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It's Not about the Broccoli: Three Habits to Teach Your Kids for a Lifetime of Healthy Eating

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It's Not about the Broccoli: Three Habits to Teach Your Kids for a Lifetime of Healthy Eating Cover

 

Synopses & Reviews

Publisher Comments:

Stop thinking about nutrition and start thinking about your childs eating habits instead.

You already know how to give your kids healthy food. But the hard part is getting them to eat it. After years of research and working with parents, Dina Rose, discovered a powerful truth: When parents focus solely on nutrition, their kids—surprisingly—eat poorly. But when families shift their emphasis to behaviors – the skills and habits kids are taught—they learn to eat right.

Every child can learn to eat well—but only if you show them how to do it. Dr. Rose describes the three habits—proportion, variety, and moderation—all kids need to learn, and gives you clever, practical ways to teach these food skills. All children can learn:

• How to confidently explore strange, new foods

• How to know when theyre hungry and when theyre full

• What to do when they say theyre “starving”—and about to attend a birthday party

• How to branch out from easy-to-like prepackaged kid fare to more mature tastes and textures: savory, tangy, runny, crunchy.

• How to engage in open and honest talk about food without yelling “I dont like it!”

With It's Not About the Broccoli, you can teach your children how to eat, and give them the skills they need for a lifetime of health and vitality.

Review:

"Sociologist Rose takes an innovative approach to children's eating; her premise is that the more parents focus on nutrition, the less healthfully kids eat. The mother of a 12-year-old daughter, Rose points out that most American children eat poorly in spite — or perhaps because of — what she calls the 'nutrition mindset' of many parents. 'Agony' over nutrition, she asserts, can lead to overeating, picky or junky eating, and stress. Rose presents a thoughtfully crafted plan (the Teaching Approach) to form basic habits that focus on proportion, variety, and moderation. She helps parents identify their own eating hang ups when it comes to feeding their children (i.e. nurturer, food police, nutritionista) and then provides methods of helping children establish habits they can carry into adulthood. 'The Big Fix,' for instance, calls for 'Eating Zones' (times when eating takes place), 'The Rotation Rule' (no food served two days in a row with the exception of milk), and giving children choices. Rose walks readers through her Teaching Approach step-by-step, using scenarios that illustrate issues and hands-on solutions. Creative and clever, Rose comes to the table with a fresh perspective and a practical plan for teaching kids lifelong healthy eating habits. Agent: Betsy Amster, Betsy Amster Literary Enterprises." Publishers Weekly Copyright PWxyz, LLC. All rights reserved.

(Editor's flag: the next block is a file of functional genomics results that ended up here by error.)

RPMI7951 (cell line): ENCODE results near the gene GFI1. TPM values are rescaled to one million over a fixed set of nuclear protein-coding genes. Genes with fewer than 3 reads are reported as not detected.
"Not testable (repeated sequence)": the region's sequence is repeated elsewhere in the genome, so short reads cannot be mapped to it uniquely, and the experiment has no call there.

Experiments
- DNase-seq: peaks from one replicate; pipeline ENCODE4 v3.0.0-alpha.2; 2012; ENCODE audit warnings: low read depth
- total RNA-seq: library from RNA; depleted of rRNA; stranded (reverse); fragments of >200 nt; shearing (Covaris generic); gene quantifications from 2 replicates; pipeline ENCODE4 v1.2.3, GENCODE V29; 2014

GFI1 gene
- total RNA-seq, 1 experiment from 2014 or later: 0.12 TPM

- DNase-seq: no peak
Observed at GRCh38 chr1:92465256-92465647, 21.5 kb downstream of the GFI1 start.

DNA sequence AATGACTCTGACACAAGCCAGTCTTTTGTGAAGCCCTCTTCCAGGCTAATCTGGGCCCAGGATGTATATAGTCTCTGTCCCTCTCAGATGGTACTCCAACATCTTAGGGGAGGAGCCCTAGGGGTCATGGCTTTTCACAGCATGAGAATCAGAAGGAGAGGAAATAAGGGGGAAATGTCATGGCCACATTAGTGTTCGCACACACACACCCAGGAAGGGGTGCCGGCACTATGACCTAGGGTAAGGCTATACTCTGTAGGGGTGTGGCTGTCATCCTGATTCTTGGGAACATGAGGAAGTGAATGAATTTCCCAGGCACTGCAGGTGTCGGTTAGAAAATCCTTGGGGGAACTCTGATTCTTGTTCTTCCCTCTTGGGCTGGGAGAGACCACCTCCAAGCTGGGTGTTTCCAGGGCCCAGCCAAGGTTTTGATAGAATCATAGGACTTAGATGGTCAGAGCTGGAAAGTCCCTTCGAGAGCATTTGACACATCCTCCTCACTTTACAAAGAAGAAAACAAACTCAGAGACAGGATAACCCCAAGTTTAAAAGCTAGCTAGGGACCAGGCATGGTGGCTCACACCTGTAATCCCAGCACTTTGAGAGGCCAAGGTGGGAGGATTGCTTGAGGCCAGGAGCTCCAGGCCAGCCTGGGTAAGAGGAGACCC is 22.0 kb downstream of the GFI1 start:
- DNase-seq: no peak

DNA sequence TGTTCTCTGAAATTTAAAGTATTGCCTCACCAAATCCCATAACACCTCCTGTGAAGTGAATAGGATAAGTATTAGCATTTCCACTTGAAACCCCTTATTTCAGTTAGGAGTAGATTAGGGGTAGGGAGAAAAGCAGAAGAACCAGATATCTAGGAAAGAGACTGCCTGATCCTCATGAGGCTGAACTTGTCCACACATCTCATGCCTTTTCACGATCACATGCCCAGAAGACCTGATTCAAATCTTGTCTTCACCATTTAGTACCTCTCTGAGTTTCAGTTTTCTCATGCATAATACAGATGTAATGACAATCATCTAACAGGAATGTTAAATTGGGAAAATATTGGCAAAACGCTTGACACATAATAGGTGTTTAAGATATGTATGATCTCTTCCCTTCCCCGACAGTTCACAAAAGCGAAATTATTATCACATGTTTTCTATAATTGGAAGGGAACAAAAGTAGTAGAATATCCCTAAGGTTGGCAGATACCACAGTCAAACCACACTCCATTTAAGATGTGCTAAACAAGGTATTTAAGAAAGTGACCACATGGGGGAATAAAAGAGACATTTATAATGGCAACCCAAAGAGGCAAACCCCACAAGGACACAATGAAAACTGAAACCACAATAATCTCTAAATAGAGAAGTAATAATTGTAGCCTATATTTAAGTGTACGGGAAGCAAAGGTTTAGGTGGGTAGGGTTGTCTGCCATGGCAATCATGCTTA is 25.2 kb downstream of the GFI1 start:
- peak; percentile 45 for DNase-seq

Synopsis:

Improve your childs diet with unexpected advice: Stop thinking about nutrition and start thinking about behavior instead.
 
Successful parents teach their children how to eat. Behavior—attitudes and reactions at mealtimes, snack times, and in the presence of food—is more important than broccoli. As a result of this teaching families have more enjoyable, less stressful mealtimes, and kids eat a wide variety of healthy foods. Dina Rose, a food sociologist and mother, presents the three habits that translate good nutrition into behavior: proportion, variety, and moderation.

Rose describes the mistakes parents should avoid, including:

  • Using nutrition to justify poor choices
  • Unintentionally teaching bad habits, including overeating and hating certain foods
  • Being held hostage to common parental food issues, such as fear of hunger or conflict
Then she shows parents how to teach children behaviors that encourage good habits:
  • Eat foods in proportion to their healthy benefits
  • Approach a variety of new foods
  • Eat in moderation
It's Not About the Broccoli will show you that consciously teaching the skills that support good eating habits will give your children strong, loving, healthy starts in life.